WASHINGTON—President Barack Obama stood in the Rose Garden on Monday and, while acknowledging problems with healthcare.gov, sang the praises of his signature healthcare law. He did so with people who have enrolled in the federal healthcare exchange flanking him.
But, although some have managed to sign up, thousands more have encountered problems even viewing their options for healthcare plans. House investigators think they’ve discovered why: The Obama administration decided to hide them.
Members of the House Oversight and Government Reform Committee on Tuesday announced they have information indicating the administration—a month before the website’s launch—ordered contractors building the insurance portal to change the system so that unregistered shoppers can’t see price comparisons.
In interviews with contractors last week, “officials would routinely state: ‘this is what the White House wants,’” lawmakers wrote in a letter to officials in the Office of Management and Budget (OMB). “We believe that the political decision to mask the ‘sticker shock’ of Obamacare to the American people prevented contractors from using universally accepted and OMB-advocated IT ‘best practices’ in the development and roll out of this massive federal government IT project. … The result is the chaotic mess we have today.”
Contractors could not say who at the White House had asked them to remove the ability to shop without registering for an account—which requires entering a lot of personal information—but they said the directive came in late August or early September.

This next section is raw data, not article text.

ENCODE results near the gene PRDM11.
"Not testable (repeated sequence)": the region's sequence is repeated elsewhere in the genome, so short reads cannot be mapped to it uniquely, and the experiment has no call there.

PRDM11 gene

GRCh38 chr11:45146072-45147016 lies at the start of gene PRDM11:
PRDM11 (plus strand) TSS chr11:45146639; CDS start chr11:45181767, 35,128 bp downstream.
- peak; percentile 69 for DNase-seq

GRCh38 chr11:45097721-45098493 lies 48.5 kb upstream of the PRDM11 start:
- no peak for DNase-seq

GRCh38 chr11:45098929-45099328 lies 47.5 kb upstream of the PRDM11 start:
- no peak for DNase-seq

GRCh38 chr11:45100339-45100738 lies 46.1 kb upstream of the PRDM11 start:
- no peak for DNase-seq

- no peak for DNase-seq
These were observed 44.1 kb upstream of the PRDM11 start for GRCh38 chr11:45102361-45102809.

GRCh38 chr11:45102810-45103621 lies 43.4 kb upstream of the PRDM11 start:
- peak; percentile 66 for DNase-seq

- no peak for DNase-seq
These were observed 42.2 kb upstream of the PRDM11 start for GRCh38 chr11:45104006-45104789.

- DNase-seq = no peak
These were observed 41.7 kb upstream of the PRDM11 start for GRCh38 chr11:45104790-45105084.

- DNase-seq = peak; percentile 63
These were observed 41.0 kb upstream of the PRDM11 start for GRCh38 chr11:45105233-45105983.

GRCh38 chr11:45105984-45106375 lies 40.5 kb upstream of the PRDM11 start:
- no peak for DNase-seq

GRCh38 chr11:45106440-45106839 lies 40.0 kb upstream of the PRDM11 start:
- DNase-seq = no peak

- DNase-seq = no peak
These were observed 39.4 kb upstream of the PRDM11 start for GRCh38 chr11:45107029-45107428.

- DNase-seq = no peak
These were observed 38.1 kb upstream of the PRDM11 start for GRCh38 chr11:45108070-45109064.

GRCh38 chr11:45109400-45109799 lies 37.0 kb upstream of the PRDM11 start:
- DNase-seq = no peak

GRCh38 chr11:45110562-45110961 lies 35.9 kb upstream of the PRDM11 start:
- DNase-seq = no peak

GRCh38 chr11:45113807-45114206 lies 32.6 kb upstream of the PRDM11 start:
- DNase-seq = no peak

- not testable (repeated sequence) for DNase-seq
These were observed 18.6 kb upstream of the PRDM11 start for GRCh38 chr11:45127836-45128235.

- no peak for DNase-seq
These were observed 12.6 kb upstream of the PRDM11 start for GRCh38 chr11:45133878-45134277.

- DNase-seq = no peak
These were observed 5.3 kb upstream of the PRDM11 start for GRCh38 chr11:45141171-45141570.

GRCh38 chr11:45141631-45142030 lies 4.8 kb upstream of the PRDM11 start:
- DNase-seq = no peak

Rep. Darrell Issa, R-Calif., head of the Oversight committee, signed the letter with four of his subcommittee chairmen: Reps. John Mica, R-Fla., James Lankford, R-Okla., Jim Jordan, R-Ohio, and Blake Farenthold, R-Texas. They cited interviews with contractors on Jan. 9 and Oct. 16.
Some of those contractors will appear before the House Energy and Commerce Committee at a Thursday hearing to answer questions about Obamacare’s troubled beginnings. But the person lawmakers really want to grill, Health and Human Services (HHS) Secretary Kathleen Sebelius, refused to appear—amid increasing calls for her resignation.
Members of the Oversight committee wrote that they sent repeated letters to Sebelius imploring her to improve HHS contracting practices. Estimates vary on how much the government spent developing the website, but many put the number at about $500 million.
Listen to Jim Henry, a reporter for The World and Everything in It, talk about the key problems nagging the Obamacare exchange: